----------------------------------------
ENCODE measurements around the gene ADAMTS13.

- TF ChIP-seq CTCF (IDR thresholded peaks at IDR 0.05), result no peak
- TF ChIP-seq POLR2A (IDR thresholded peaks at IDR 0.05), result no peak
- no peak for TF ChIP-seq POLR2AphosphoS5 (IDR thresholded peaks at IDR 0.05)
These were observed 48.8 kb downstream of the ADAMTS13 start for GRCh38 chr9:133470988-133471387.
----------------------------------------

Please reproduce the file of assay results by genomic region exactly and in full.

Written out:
ENCODE measurements around the gene ADAMTS13.

- TF ChIP-seq CTCF (IDR thresholded peaks at IDR 0.05), result no peak
- TF ChIP-seq POLR2A (IDR thresholded peaks at IDR 0.05), result no peak
- no peak for TF ChIP-seq POLR2AphosphoS5 (IDR thresholded peaks at IDR 0.05)
These were observed 48.8 kb downstream of the ADAMTS13 start for GRCh38 chr9:133470988-133471387.